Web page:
Poster #001, Earthquake Geology

Late-Quaternary slip rates along the plate boundary Magallanes Fault System, Patagonia

Gregory P. De Pascale, Francisca Sandoval, & Manuel Hernandez
Poster Image: 

Poster Presentation

2020 SCEC Annual Meeting, Poster #001, SCEC Contribution #10670 VIEW PDF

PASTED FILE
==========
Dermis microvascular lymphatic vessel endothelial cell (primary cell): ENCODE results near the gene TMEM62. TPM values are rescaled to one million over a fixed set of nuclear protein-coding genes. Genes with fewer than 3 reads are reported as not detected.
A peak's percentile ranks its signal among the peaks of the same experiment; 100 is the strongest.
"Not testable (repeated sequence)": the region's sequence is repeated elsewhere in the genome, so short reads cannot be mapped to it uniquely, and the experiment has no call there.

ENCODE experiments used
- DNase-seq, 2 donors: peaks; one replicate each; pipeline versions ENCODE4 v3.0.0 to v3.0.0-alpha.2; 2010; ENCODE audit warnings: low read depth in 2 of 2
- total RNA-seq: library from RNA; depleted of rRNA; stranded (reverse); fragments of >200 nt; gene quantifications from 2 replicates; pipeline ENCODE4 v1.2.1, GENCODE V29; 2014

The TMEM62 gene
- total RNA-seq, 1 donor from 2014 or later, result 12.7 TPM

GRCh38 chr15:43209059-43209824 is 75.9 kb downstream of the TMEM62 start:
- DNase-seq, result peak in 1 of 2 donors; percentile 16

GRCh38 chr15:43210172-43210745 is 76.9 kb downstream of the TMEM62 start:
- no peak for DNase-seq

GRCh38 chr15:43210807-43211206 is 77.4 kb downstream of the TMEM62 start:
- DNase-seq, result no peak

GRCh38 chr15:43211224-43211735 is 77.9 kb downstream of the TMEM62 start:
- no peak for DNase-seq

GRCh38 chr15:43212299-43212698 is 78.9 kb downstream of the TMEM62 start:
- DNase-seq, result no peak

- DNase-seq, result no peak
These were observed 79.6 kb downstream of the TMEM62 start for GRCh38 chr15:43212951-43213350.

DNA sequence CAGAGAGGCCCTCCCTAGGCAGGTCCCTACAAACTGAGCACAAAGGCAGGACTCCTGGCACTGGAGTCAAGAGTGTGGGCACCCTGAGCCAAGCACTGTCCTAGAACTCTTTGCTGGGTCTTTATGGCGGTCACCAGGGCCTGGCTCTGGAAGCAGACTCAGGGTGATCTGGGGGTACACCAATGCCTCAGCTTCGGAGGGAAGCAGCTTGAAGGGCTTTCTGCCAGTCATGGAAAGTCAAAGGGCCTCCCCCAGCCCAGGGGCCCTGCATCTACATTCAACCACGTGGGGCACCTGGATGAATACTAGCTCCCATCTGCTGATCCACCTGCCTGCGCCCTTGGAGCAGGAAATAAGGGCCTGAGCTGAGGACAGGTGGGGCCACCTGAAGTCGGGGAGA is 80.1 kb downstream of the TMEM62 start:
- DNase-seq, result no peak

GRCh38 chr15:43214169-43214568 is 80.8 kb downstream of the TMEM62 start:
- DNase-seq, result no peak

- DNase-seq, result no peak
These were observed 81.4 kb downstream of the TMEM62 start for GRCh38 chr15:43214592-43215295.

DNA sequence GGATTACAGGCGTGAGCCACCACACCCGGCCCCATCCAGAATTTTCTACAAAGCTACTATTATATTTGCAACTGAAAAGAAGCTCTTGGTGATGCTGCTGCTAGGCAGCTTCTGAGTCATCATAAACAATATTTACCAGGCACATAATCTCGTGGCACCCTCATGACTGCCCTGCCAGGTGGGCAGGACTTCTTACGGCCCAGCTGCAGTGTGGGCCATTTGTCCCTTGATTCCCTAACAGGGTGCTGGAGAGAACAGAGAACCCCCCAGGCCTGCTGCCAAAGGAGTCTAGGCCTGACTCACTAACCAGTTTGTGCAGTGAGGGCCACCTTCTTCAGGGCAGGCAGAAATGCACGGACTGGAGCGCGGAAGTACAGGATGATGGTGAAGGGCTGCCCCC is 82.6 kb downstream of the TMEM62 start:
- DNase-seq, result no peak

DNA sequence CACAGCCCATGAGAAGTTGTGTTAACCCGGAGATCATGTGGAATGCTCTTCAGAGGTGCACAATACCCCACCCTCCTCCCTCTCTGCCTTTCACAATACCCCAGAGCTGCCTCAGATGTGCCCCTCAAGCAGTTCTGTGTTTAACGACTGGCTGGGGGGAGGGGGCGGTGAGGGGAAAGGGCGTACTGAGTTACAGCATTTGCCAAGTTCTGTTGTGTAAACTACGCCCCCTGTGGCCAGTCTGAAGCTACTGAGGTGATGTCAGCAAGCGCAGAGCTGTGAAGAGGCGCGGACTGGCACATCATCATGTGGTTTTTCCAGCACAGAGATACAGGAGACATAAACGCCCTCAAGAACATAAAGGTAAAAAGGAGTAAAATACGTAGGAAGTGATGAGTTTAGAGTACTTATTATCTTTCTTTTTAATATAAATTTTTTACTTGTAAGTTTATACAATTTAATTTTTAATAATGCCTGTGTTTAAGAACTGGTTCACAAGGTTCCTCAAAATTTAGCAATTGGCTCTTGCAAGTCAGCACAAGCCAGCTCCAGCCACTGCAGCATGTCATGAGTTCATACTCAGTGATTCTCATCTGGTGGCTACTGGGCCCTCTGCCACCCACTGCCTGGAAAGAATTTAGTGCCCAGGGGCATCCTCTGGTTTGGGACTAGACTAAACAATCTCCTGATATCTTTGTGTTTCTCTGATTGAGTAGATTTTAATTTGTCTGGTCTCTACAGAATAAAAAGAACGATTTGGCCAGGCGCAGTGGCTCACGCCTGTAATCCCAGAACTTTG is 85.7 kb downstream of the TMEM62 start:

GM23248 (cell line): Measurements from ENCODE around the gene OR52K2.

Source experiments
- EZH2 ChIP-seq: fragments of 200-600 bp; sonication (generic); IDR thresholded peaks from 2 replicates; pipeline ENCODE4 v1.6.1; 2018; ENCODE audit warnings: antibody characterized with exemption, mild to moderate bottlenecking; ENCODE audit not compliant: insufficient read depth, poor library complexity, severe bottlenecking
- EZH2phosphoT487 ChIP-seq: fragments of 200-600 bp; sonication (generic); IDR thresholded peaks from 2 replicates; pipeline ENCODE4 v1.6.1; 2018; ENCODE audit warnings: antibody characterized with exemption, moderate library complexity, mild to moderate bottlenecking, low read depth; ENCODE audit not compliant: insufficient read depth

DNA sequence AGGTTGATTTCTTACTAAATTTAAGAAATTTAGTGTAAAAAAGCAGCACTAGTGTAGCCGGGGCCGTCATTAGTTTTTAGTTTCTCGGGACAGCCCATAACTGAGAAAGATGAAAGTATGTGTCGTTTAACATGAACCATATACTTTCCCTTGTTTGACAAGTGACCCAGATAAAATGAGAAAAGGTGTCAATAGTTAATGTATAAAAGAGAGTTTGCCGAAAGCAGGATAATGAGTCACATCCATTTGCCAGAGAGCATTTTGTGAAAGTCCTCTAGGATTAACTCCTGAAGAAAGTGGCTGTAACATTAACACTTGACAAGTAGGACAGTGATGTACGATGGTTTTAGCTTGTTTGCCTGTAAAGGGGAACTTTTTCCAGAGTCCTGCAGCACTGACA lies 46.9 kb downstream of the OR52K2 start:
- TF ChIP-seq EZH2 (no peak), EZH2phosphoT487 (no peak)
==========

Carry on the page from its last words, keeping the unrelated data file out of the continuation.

The megathrust plate boundary in Chile (responsible for the 1960 Mw 9.5 Valdivia Earthquake) dominates the seismic hazard discussion, strike slip faults play a major role in the neotectonic framework in Central-Southern Chile (including Patagonia) and associated seismic hazard. Two main strike slip fault systems, the Plate Boundary left lateral Magallanes Fault System (MFS), and the intra-arc Liquiñe-Ofqui fault system (LOFS: see 2020 Cajon Pass workshop abstract) are major players in Southern South America. Regarding what we know about the MFS, it appears that the overall zone of plate boundary deformation is highly localized in a narrow band that is ~20-50 km wide in the Island of Tierra D...el Fuego region. Fieldwork (including structure from motion surface models), coastal and marine investigations in and around the MFS demonstrate that Late-Quaternary geological slip rates across faults in the system are on the order of 10.5 ± 1.5 mm/yr (Chile). In Argentina these rates are at least 7.8 ± 1.3 mm/yr, however this only accounts for the master Magallanes fault here, other faults remain uncharacterized. The faults are sub-parallel in general, although in Argentina they perhaps merge. Whereas to the west of Tierra Del Fuego, distance between faults appears to widen up to >100 km (perhaps due to influence of the nearby subduction zone involving the Antarctic and Scotia Plates). Although we have first order slip rate information, and there historic recorded events up to Ms 7.8 in 1949, timing of events along each of the main faults in the system is unknown, nor is recurrence intervals nor how these faults in the MFS interact. However new analysis suggests that at least two of the faults the master Magallanes fault and the Deseado faults have ruptured at least once in the past 500 years. Through comparison of regional models with our results contemporary plate boundary deformation is narrow, approximately ~20–50 km wide from Tierra Del Fuego and east (one of the narrowest on Earth), that widens and becoming more diffuse from Cabo Froward north and west (>100 km wide). Ongoing analysis of marine data are helping to constrain the slip rates here and aid with understanding of fault rupture hazards related to critical infrastructure. Additionally these faults should be considered important sources of crustal seismic hazard and incorporated into the Chilean building code which is focused on subduction zone megathrust ground motions.